EHR systems certified for Meaningful Use stage 2 are often unable to exchange patient data between providers, despite this being one of the requirements for attestation, EHR vendors and physician advocates told a government committee.
Electronic health record (EHR) systems certified for Meaningful Use stage 2 (MU2) are often unable to exchange patient data between providers, despite this being one of the requirements for attestation, EHR vendors and physician advocates told a government committee.
During a meeting of the Health IT Standards Committee’s implementation workgroup, technology vendors said that the templates, called the consolidated clinical document architecture (CCDA), are often coded improperly in EHR systems, preventing exchange of health data, reports Bloomberg BNA. While some data can be transmitted, it often requires providers manually entering the data into their system.
Emily Richmond, MPH, a senior product advisor for EHR vendor Practice Fusion, told the committee that while Practice Fusion is one of a small number of companies certified for MU2, fewer than 8% of the vendor’s customers have sent clinical data to another provider, and only 1% have both sent and received patient data via CCDA.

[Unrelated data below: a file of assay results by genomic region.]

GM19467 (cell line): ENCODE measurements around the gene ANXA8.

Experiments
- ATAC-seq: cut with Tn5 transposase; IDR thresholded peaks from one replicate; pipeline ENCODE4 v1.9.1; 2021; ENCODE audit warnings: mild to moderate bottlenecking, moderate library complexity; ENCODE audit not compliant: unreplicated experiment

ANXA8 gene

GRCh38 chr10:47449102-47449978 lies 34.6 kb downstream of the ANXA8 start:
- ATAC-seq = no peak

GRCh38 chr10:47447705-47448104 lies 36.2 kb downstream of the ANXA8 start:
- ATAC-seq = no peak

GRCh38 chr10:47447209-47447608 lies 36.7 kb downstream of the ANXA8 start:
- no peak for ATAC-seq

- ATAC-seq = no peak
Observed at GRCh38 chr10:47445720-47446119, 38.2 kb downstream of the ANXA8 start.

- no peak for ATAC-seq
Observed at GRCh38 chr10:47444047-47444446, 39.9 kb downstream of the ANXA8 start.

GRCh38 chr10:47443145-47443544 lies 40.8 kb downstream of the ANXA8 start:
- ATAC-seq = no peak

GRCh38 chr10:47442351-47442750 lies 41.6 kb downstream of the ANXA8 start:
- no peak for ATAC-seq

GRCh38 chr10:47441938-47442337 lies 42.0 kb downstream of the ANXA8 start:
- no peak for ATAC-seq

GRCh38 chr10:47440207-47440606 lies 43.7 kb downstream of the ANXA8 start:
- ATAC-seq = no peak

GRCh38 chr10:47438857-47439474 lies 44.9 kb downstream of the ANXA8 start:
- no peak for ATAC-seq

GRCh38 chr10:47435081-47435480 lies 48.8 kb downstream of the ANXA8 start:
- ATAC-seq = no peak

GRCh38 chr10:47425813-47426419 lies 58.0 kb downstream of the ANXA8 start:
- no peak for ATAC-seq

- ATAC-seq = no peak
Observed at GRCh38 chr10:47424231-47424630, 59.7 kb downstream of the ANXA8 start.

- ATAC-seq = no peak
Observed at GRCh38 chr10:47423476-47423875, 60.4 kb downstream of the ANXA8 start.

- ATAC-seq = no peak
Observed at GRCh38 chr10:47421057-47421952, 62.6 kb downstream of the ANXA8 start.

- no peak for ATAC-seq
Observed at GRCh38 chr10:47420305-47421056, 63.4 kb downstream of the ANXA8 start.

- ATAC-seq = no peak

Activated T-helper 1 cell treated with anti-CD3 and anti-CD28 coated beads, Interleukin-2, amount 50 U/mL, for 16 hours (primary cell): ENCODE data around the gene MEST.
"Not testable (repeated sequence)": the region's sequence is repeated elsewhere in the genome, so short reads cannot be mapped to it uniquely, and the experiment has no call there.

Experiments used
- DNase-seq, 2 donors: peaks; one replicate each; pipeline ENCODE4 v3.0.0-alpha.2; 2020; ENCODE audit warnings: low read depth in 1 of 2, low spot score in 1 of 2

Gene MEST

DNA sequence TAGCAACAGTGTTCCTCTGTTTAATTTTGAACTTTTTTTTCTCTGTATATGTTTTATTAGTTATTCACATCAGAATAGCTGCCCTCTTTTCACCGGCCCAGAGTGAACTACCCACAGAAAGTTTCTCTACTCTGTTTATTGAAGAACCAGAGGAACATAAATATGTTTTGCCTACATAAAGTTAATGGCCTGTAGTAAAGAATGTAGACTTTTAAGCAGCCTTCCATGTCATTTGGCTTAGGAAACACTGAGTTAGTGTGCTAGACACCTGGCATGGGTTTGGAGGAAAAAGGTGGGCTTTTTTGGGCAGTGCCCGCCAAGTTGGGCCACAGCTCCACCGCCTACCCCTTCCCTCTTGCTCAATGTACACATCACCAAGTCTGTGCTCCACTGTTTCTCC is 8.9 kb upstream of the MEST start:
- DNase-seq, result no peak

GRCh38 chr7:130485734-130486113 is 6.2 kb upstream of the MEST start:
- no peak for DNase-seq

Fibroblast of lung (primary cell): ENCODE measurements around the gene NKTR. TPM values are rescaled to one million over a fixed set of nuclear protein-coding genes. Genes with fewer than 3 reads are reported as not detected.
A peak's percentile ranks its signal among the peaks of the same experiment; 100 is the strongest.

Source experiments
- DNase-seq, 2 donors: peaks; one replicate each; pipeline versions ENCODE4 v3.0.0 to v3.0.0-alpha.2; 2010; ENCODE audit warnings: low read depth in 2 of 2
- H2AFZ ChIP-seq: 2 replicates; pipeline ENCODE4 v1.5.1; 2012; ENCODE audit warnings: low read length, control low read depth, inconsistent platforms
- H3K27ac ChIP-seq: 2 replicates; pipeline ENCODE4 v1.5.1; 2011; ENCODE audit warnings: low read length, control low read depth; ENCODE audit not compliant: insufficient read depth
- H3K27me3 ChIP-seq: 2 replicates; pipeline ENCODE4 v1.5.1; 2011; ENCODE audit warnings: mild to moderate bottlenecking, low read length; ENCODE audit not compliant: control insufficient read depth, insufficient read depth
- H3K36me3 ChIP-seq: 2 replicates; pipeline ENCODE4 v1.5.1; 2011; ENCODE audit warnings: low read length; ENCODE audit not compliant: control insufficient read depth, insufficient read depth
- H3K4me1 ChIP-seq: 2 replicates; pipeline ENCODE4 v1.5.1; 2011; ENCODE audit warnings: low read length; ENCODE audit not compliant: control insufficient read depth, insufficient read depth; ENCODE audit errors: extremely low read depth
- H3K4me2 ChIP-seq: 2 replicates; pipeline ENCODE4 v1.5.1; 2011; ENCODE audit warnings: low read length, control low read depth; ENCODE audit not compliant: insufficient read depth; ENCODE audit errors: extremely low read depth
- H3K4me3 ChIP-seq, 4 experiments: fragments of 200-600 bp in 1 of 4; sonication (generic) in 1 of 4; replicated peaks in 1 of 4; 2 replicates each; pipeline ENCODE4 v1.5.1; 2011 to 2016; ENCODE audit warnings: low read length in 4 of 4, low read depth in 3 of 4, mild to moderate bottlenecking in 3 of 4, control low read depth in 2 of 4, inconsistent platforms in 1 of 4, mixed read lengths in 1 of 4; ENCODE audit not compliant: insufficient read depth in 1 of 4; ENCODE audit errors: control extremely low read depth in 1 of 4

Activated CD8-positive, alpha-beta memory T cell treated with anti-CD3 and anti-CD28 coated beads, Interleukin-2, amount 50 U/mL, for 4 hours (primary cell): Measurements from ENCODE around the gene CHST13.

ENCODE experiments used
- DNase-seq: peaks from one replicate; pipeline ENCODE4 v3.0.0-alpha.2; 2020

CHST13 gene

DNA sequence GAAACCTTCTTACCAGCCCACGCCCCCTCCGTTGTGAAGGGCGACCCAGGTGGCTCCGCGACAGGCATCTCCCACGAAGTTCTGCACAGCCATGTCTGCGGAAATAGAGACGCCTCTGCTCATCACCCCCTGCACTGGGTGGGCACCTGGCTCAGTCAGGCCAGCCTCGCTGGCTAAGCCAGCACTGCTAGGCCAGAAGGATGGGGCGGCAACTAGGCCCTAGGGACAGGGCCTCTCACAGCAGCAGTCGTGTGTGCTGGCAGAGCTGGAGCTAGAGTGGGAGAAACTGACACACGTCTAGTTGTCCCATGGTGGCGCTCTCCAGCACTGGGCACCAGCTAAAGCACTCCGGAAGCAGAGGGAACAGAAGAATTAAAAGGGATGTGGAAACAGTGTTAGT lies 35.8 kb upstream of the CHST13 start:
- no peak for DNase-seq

One of the problems with the CCDAs, Richmond said, may be how variable they can be, since many vendors customize templates for physician customers.
“Greater interoperability would require stricter and more clearly defined standards with less flexibility in implementation,” Richmond said in her presentation.
The work group is considering more stringent guidelines of vendors during the certification process. The tradeoff is that this would limit the customization and template choices that EHR vendors can provide their customers.
Vendor representatives suggested that the Office of the National Coordination for Health Information Technology (ONC) begin testing EHR systems as part of the certification process to catch interoperability issues. Matt Reid, a representative of the American Medical Association, testified that ONC’s certification process tests the creation and transport of CCDA, not intake of the data by another EHR system.
Reid said the Centers for Medicare and Medicaid Services (CMS) and ONC should clarify their implementation guidelines and limit future meaningful use guidelines to ones that have been “well tested, understood, and are associated to rich implementation guidance.
“This may require learning from the current and past stages and better coordination with standards development organizations before attempting to force the hastily progression to future stages,” Reid said.
MU2 attestation has been slow for both providers and hospitals. As of July 1, of the 2,823 eligible providers (EPs), 972 had attested to MU2. That number is up from the last MU2 status report CMS released in May, when only 50 EPs had attested. Of the 128 eligible hospitals, only 10 have attested to MU2.